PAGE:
Joel: The LW is an artist! Unless Mary has a degree in art history or a career as an art critic, maybe she should chill out. But the LW has to make a choice, and it seems like a simple one: She has to confront Mary about this behavior and tell her that it’s not working for her.

Jenée: Script for the confrontation please.

Joel: Man, that’s your thing! But fine: “Mary, you know that I appreciate you and your sharp sense of taste and style and how you’ve been there for me when I’ve needed you. I love having you as a friend, and I think you’ve made me a better person. Well, here’s something I need from you: Can you please try to be a little less critical or confrontational? I’m not much into debate, and sometimes I really just want to say things to you without worrying that you’re going to poke at or criticize me. I’m not really asking you to change yourself or your personality; I’m just asking you to be a little more considerate of my feelings. I’m not expecting it to all happen at once. Just be a little more cognizant of whether what I’m saying demands a contradictory follow-up.”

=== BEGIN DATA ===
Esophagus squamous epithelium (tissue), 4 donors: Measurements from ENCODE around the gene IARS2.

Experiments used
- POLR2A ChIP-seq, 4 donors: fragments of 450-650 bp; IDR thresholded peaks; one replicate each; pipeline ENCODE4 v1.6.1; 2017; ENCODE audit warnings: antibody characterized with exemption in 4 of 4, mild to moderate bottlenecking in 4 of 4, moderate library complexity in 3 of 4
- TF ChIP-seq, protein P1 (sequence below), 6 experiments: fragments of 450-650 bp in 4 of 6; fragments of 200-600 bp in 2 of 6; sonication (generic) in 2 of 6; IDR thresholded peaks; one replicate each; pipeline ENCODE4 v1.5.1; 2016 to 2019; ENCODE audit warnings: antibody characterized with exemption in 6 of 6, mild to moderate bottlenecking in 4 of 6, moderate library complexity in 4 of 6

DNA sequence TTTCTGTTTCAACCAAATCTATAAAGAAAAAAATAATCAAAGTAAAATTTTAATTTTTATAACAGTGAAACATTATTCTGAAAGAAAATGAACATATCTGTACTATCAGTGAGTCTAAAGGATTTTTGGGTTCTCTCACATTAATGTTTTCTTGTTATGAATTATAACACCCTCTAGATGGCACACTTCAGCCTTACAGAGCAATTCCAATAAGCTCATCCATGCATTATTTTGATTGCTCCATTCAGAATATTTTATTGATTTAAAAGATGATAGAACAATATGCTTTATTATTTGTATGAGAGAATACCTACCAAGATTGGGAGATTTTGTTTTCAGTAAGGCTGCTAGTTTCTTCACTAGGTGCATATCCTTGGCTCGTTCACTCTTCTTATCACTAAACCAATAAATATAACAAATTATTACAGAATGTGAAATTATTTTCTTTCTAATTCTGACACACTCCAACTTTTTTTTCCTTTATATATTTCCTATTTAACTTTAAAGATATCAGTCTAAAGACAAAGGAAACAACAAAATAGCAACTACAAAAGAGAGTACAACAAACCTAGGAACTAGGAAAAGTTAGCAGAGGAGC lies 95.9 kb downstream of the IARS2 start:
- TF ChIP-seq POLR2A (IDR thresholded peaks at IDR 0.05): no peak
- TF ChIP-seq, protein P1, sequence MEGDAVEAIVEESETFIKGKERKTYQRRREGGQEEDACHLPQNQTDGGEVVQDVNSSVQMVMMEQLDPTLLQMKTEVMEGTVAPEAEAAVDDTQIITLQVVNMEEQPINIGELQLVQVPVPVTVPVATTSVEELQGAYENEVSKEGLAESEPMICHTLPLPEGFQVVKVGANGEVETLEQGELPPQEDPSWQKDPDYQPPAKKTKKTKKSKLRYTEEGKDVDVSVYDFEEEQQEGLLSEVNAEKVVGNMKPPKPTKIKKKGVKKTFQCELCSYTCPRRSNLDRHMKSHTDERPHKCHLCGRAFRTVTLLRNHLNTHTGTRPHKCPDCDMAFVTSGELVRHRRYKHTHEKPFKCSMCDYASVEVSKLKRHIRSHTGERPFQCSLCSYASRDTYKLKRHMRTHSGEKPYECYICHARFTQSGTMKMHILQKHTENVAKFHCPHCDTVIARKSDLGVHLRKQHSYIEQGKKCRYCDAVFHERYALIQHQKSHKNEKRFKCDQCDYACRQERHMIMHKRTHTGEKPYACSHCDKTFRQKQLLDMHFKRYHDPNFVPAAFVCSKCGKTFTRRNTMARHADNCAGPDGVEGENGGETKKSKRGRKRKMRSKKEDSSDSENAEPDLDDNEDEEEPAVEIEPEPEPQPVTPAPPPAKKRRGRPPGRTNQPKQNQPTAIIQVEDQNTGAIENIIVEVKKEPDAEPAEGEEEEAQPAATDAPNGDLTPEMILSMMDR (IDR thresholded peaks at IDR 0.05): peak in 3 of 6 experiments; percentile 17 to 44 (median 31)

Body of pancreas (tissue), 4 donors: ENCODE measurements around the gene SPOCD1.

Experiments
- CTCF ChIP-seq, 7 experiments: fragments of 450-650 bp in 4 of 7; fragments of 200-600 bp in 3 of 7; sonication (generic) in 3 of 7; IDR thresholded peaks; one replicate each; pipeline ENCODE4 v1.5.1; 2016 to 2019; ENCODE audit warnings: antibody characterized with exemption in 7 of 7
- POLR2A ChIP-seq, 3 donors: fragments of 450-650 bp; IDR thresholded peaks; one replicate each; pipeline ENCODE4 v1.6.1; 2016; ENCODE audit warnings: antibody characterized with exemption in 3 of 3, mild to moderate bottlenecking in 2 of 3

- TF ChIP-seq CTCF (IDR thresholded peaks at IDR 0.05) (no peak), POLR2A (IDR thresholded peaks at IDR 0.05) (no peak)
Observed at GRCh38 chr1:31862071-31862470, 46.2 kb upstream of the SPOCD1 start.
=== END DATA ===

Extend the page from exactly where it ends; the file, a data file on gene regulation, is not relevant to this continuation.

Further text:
Jenée: Mary: “I think what you don’t have enough taste to have an appreciation for here is how to have a proper debate about art and culture. Let me explain …” Just kidding. That was good. And if she’s a good friend, she’ll respond appropriately. If not, she and her super-special opinions can go to hell.

Joel: Look: As it is, this relationship will probably fade out anyway. It’s extremely hard for people to change—I’m kind of a nitpicker who comes from a family of nitpickers, lol. But it just seems like the LW needs to bring it to Mary’s attention, which doesn’t seem like it has happened so far. So, give Mary a chance to address it. If she doesn’t, give her another chance. If she still doesn’t, chunk her the deuce.